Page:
5 rewarding tech jobs for non-techies

by | Jan 14, 2015

Forget what the nerds say, coding is hard! Well, learning it anyway. I know that’s probably an unpopular opinion considering the sector I’m currently in, but really, who likes constant quantitative thinking? Even with this mindset, I have somehow managed to find myself thriving in my own little tech bubble.

How?

Well, I realised that successful tech businesses aren’t built by the coders alone — thank goodness — but by a mix of great minds with the ability to think critically, be creative, and communicate properly; regardless of what they studied in school.

So, if you’re looking for a spot in our growing tech ecosystem, but you have zero programming experience, I have great news for you; there are an amazing number of jobs that are open to you, you just have to be willing to work hard and prove yourself.

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Marketing

At the core of almost every company – whether they like to admit it or not — profit-making is the ultimate goal. This means they need to sell their products/services, and this is where marketers come in. From search engine optimisation to social media marketing, there are a slew of important fields that are relatively new within marketing, and tech companies are often in tune with these up-and-coming methods of marketing, so it’s unlikely you’ll ever get bored.

Project Management

Project managers are essentially team leaders. Project management certainly isn’t tech-specific, it exists across a number of fields, but project managers are an essential part of the tech industry. They plan projects, assign tasks, follow up with team members, and ensure each team member has the resources they need to complete the project on time. If you have a knack for leading, then project management may be your way into the tech ecosystem.

Business Analysis

Business analysts have to perform extensive research in the particular market their tech company is operating. They have to monitor trends, analyze market data, and then present the most relevant information to the team in the simplest way possible. If you love carrying out research then this may be your way in.

UI and UX Specialists

User interface (UI) specialists work on the designs for websites, computers, smartphones, applications, and software to make sure they are understandable and usable by the average customer. The job involves thinking about how the visuals of a website or an app could be improved and to communicate that to the programmers by drawing mock-ups.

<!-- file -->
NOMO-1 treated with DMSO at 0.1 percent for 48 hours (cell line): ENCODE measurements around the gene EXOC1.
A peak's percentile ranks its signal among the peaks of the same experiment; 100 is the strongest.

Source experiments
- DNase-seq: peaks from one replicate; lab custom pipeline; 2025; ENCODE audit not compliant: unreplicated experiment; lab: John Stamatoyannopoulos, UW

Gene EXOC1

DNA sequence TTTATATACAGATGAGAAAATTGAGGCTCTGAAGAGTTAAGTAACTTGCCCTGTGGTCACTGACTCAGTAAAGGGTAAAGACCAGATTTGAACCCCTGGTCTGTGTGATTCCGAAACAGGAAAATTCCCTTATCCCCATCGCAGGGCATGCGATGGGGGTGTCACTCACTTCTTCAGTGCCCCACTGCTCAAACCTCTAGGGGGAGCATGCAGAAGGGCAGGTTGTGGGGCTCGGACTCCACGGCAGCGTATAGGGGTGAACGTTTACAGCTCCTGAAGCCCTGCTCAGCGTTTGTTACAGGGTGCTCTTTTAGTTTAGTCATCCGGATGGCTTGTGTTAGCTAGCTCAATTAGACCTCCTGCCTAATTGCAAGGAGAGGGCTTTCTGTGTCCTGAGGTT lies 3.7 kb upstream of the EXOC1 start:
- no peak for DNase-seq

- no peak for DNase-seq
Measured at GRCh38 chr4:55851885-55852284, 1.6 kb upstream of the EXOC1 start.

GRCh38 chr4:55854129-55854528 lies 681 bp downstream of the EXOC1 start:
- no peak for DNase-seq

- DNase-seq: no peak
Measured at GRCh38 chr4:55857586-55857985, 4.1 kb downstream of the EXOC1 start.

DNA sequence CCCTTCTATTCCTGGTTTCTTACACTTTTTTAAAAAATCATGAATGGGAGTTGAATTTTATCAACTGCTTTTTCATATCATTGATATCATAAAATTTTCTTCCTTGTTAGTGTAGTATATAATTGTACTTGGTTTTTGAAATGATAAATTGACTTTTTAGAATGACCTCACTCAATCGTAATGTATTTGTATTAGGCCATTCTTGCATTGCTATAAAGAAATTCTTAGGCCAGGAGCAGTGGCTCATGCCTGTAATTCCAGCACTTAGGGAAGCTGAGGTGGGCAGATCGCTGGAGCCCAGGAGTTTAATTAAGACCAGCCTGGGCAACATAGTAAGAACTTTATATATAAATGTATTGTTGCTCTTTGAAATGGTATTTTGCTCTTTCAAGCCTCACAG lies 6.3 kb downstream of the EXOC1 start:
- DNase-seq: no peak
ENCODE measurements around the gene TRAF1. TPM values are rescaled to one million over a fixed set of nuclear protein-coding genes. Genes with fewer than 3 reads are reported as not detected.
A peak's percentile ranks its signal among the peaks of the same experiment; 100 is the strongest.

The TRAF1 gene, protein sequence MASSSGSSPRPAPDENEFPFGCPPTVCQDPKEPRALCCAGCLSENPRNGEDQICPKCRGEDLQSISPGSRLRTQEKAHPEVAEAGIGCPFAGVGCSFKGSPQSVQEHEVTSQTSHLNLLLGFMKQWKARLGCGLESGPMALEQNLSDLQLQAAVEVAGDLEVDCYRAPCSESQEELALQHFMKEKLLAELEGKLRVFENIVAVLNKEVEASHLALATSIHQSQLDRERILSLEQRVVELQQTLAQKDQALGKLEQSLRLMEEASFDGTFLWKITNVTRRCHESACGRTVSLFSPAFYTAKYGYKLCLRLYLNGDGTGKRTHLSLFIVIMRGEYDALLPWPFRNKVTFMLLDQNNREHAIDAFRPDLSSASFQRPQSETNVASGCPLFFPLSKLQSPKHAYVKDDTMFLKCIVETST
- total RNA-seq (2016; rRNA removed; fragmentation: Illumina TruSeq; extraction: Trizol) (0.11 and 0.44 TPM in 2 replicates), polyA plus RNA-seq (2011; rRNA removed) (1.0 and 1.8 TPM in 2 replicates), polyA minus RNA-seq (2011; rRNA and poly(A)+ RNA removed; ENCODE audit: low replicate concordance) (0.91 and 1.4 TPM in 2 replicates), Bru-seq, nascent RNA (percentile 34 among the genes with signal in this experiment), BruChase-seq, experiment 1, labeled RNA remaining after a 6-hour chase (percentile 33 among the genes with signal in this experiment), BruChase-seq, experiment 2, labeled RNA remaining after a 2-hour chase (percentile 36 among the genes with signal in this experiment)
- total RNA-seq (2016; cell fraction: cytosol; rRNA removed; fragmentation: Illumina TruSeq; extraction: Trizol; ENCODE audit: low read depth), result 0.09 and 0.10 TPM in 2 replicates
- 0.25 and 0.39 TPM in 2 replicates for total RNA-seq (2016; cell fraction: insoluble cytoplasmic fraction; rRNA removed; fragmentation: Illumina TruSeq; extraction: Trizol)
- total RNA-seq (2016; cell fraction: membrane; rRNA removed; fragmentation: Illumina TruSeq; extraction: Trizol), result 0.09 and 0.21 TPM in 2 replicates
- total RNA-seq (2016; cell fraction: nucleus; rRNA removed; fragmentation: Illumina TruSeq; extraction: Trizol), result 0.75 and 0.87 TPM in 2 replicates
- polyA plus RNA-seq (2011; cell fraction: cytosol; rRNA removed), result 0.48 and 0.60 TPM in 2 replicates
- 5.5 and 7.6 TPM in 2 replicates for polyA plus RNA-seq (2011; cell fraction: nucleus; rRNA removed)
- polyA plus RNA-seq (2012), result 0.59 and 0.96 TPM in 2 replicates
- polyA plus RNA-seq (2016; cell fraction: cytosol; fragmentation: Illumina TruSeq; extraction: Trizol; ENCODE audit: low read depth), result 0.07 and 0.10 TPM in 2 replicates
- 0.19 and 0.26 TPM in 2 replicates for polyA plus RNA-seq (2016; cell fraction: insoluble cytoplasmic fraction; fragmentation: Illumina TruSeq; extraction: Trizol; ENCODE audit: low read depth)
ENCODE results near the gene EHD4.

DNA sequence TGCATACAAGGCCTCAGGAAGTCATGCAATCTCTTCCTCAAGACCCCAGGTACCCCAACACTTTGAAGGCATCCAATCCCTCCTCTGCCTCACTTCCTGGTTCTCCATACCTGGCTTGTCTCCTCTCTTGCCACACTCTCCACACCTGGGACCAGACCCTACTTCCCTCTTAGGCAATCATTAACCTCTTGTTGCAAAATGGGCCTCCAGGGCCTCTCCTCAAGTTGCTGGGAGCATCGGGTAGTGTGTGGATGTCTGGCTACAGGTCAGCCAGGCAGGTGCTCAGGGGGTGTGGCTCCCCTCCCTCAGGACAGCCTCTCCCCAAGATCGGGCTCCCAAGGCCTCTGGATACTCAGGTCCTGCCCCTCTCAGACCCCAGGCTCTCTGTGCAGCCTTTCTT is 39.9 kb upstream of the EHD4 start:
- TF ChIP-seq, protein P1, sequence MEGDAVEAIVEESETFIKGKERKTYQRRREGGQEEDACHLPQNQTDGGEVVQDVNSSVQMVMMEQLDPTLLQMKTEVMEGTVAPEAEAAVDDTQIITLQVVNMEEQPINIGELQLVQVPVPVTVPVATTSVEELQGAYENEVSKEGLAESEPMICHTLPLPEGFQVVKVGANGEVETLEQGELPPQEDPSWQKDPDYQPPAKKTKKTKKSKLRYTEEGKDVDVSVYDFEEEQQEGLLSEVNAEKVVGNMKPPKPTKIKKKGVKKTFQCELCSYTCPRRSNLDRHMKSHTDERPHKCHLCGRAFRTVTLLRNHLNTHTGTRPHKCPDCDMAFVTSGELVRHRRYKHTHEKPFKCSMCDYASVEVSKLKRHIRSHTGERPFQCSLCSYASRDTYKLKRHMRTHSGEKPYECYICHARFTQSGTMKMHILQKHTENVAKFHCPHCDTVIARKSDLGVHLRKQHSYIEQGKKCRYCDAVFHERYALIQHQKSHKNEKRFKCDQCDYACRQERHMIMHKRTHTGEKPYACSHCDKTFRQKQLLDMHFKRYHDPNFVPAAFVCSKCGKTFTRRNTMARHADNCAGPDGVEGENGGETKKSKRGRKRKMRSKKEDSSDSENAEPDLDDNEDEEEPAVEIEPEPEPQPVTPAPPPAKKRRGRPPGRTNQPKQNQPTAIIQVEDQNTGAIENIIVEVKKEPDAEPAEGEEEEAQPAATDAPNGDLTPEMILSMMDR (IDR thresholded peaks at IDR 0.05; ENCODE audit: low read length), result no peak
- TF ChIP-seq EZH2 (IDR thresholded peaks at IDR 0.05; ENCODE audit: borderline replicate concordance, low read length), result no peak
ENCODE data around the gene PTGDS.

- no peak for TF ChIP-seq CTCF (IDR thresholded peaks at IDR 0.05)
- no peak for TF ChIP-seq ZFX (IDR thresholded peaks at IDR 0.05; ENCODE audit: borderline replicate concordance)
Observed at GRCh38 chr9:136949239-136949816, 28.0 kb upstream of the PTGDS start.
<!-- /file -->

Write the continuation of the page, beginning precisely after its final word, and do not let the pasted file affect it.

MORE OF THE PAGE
User experience (UX) specialists don’t just focus on the visual interface; they consider the entire subjective experience of the user. They decide the features and information most important to the users, how to structure the product so that those are easily accessible, how to keep the product consistent throughout, and other similar concerns. They usually have to conduct user testing, so good communication skills and empathy are all you really need.

Content Strategy

Content strategy focuses on making sure that a company’s message stays consistent across every platform and this often involves creating content. The job could include writing blog posts, working with designers to create infographics (my new obsession), or just thinking of other ways to share information with customers; current and potential. So, if your talents lie in crafting succinct, useful prose instead of in crafting apps, content strategy might just be the right choice for you.

I currently do content strategy and business analysis for a tech startup and believe me, it is beyond rewarding. So you don’t like coding, who cares? It doesn’t mean you can’t find a satisfying career path in the tech sector that’ll push you to be the most creative version of yourself.

Photocredit: Entrepreneur.com

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Daniel Orubo
Daniel Orubo

Writer & Content Strategist.

On January 22, 2022, be part of the largest gathering of innovators, startup founders, thinkers, programmers, policymakers, and investors in West Africa. Register free.

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